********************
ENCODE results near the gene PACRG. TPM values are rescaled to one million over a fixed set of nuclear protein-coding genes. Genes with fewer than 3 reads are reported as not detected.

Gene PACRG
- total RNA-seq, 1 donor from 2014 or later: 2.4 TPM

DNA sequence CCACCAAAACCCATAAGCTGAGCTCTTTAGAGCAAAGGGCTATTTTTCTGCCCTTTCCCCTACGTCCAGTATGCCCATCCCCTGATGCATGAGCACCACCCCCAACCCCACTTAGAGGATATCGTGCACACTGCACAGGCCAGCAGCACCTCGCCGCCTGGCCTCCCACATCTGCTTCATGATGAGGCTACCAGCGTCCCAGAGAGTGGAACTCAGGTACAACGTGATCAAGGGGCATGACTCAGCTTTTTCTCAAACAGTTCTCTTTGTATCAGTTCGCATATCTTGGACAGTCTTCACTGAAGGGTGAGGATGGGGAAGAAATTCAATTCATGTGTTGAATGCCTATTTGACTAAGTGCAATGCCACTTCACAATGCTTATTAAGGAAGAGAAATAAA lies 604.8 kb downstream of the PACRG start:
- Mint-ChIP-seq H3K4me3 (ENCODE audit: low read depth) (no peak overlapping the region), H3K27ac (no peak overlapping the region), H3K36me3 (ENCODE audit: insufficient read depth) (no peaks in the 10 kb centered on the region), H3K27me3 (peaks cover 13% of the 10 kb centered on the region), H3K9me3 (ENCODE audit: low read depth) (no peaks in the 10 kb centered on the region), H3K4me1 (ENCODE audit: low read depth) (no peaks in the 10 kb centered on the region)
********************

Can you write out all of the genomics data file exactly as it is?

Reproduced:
ENCODE results near the gene PACRG. TPM values are rescaled to one million over a fixed set of nuclear protein-coding genes. Genes with fewer than 3 reads are reported as not detected.

Gene PACRG
- total RNA-seq, 1 donor from 2014 or later: 2.4 TPM

DNA sequence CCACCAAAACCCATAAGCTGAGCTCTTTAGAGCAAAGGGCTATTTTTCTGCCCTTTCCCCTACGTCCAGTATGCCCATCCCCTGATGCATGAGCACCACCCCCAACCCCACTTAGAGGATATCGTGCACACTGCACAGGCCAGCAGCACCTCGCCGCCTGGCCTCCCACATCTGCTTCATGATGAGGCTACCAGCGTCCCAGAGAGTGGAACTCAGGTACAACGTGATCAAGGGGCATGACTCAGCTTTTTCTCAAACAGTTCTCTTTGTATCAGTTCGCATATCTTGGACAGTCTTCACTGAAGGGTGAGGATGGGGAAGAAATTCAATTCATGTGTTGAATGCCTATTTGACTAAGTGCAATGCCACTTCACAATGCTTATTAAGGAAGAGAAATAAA lies 604.8 kb downstream of the PACRG start:
- Mint-ChIP-seq H3K4me3 (ENCODE audit: low read depth) (no peak overlapping the region), H3K27ac (no peak overlapping the region), H3K36me3 (ENCODE audit: insufficient read depth) (no peaks in the 10 kb centered on the region), H3K27me3 (peaks cover 13% of the 10 kb centered on the region), H3K9me3 (ENCODE audit: low read depth) (no peaks in the 10 kb centered on the region), H3K4me1 (ENCODE audit: low read depth) (no peaks in the 10 kb centered on the region)